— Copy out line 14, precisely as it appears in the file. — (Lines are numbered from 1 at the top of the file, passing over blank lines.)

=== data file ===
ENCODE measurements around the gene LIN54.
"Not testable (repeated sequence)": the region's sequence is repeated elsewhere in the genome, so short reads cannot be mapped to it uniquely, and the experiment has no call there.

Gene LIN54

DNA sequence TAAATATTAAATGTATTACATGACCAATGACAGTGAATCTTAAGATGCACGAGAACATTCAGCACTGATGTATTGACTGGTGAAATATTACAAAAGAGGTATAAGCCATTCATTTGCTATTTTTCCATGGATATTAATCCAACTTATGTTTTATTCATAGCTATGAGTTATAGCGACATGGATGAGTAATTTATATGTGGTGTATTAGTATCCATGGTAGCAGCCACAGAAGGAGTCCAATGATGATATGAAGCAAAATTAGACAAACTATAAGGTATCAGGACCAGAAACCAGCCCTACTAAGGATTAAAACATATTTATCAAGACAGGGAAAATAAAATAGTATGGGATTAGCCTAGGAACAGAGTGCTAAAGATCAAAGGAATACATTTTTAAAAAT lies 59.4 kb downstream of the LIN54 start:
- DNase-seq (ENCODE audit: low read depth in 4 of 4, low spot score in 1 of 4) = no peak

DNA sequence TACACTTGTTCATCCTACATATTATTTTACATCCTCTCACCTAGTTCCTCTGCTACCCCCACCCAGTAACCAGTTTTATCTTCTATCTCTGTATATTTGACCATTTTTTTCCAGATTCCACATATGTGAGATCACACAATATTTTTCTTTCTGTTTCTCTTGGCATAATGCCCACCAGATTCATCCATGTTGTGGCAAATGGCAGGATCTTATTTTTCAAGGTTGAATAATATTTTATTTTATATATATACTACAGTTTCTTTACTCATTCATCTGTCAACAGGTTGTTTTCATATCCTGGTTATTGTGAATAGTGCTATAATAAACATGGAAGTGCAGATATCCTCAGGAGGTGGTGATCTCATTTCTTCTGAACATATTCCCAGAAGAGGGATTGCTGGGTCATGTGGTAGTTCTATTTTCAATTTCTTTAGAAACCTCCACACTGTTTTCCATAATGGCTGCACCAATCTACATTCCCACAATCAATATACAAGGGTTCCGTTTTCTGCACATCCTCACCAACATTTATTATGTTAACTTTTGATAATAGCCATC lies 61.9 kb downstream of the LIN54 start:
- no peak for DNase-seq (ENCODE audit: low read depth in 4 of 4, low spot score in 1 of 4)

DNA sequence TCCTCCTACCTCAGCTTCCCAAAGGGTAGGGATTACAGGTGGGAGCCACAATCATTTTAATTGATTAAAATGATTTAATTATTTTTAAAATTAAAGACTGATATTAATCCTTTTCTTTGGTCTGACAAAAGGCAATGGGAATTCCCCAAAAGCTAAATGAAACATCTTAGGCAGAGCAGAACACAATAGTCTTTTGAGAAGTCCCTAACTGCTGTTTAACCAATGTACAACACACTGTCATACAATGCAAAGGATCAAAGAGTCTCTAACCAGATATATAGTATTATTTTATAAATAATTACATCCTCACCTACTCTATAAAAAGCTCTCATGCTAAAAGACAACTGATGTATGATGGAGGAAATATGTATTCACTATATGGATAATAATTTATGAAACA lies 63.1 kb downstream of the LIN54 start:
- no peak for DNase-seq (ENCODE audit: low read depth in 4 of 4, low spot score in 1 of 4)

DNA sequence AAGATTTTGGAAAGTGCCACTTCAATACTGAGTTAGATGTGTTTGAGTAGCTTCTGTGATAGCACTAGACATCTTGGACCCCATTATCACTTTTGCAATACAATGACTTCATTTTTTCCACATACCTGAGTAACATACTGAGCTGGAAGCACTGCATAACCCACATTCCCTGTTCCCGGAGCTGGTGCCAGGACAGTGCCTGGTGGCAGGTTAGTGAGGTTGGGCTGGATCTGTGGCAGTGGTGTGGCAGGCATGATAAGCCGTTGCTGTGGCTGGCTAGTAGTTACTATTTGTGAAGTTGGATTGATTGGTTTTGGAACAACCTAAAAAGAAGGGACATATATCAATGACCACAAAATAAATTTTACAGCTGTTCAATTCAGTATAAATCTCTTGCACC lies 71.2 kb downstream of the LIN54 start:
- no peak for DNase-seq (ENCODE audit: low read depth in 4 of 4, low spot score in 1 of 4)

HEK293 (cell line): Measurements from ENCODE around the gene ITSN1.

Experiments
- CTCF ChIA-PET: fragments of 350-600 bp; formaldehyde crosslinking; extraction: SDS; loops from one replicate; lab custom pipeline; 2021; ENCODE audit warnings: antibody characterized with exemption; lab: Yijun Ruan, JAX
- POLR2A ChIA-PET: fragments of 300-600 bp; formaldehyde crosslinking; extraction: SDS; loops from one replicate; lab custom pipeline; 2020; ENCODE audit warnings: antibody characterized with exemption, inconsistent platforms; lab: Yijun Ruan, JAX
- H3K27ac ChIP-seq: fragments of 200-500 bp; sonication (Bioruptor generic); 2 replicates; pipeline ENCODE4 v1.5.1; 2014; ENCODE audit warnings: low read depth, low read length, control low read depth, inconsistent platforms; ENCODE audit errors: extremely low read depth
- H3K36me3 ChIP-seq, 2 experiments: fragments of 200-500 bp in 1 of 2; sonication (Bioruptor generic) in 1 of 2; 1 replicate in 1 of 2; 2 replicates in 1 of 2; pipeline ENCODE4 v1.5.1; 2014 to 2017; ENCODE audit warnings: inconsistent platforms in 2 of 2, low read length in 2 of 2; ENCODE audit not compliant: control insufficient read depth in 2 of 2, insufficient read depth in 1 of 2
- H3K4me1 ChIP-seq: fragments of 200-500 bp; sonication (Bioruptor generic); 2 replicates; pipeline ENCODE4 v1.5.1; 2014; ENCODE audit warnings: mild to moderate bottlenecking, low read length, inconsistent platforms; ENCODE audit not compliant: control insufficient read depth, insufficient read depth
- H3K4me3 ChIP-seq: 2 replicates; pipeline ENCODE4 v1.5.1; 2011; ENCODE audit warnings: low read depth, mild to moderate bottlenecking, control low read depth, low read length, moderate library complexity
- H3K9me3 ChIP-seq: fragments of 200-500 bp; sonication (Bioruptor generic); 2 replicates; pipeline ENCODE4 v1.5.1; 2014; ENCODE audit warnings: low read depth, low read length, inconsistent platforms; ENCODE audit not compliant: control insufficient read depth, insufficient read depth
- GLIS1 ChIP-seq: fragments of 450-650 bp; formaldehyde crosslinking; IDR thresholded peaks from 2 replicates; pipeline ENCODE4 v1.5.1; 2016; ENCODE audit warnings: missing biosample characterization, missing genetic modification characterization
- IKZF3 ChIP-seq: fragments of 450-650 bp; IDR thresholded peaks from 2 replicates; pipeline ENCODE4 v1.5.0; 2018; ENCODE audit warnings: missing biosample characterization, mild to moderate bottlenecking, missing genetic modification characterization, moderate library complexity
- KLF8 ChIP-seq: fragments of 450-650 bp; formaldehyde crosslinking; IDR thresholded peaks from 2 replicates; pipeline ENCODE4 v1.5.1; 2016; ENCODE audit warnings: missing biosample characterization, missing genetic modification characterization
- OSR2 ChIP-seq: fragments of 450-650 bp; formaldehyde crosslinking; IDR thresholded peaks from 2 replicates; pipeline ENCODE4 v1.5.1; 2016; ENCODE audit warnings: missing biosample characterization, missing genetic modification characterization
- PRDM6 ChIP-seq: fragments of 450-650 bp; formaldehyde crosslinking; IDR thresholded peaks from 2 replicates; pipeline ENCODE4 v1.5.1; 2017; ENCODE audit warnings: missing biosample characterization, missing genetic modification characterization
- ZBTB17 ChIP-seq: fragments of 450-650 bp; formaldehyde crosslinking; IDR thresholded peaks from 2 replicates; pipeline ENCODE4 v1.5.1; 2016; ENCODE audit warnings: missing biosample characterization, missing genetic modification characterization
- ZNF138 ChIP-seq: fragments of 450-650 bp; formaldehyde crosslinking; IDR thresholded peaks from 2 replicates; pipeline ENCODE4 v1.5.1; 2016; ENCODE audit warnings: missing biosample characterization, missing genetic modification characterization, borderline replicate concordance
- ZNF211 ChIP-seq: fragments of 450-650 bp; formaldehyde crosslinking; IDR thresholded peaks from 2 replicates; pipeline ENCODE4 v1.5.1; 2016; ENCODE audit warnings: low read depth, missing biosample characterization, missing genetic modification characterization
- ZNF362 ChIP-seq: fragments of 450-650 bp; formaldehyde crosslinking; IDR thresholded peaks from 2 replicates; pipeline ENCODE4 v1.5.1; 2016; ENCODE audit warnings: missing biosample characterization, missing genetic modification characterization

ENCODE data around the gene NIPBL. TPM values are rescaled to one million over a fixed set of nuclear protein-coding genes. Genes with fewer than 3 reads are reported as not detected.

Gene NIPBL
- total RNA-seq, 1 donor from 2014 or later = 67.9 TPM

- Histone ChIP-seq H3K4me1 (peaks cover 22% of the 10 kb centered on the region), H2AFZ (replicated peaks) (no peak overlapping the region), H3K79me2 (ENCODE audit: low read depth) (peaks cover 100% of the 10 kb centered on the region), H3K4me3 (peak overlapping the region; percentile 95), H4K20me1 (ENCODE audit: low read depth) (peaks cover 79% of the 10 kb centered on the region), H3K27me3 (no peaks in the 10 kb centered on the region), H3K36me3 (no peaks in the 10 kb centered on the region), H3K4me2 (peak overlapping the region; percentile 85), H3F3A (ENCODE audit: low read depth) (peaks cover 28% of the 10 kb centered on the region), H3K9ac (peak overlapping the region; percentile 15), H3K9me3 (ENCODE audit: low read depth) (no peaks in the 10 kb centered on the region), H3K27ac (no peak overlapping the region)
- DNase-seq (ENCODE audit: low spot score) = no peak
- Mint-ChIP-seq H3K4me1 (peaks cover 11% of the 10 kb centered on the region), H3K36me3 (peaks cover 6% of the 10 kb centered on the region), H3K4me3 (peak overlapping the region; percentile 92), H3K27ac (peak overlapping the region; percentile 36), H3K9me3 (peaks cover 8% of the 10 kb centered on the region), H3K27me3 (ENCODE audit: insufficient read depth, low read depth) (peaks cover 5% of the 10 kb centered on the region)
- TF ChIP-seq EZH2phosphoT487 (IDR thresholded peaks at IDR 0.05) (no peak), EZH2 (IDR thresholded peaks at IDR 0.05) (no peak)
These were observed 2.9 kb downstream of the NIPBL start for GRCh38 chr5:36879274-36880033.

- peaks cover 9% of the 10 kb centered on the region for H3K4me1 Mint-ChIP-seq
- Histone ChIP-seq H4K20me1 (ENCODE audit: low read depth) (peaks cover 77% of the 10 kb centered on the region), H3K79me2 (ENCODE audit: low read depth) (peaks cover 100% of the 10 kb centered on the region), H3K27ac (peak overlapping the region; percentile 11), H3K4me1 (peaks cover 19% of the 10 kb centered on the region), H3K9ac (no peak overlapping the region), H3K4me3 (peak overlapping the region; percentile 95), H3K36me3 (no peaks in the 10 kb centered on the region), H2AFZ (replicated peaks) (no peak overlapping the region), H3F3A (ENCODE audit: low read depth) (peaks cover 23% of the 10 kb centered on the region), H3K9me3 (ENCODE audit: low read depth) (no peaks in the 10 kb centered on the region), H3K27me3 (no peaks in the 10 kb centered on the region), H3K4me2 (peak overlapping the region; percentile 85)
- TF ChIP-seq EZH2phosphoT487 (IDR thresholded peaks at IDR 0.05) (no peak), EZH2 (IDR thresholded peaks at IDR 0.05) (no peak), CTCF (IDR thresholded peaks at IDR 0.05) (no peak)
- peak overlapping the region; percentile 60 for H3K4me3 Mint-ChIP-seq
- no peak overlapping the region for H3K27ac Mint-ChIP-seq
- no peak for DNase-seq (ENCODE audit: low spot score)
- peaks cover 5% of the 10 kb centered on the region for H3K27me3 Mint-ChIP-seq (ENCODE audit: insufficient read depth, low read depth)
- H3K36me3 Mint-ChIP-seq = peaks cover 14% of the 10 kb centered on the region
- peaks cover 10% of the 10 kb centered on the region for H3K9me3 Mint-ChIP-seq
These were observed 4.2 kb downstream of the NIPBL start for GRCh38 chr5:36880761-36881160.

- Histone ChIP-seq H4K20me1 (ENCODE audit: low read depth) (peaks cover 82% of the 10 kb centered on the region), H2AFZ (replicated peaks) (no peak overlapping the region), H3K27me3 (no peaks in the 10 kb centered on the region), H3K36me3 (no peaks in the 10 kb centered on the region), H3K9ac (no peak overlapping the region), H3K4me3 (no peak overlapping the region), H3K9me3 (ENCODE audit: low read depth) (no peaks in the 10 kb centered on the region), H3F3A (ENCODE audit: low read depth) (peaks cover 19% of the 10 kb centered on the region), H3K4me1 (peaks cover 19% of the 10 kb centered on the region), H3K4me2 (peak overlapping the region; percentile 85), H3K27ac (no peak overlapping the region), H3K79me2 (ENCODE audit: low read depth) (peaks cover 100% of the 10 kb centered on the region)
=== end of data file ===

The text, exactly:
- CTCF ChIA-PET: fragments of 350-600 bp; formaldehyde crosslinking; extraction: SDS; loops from one replicate; lab custom pipeline; 2021; ENCODE audit warnings: antibody characterized with exemption; lab: Yijun Ruan, JAX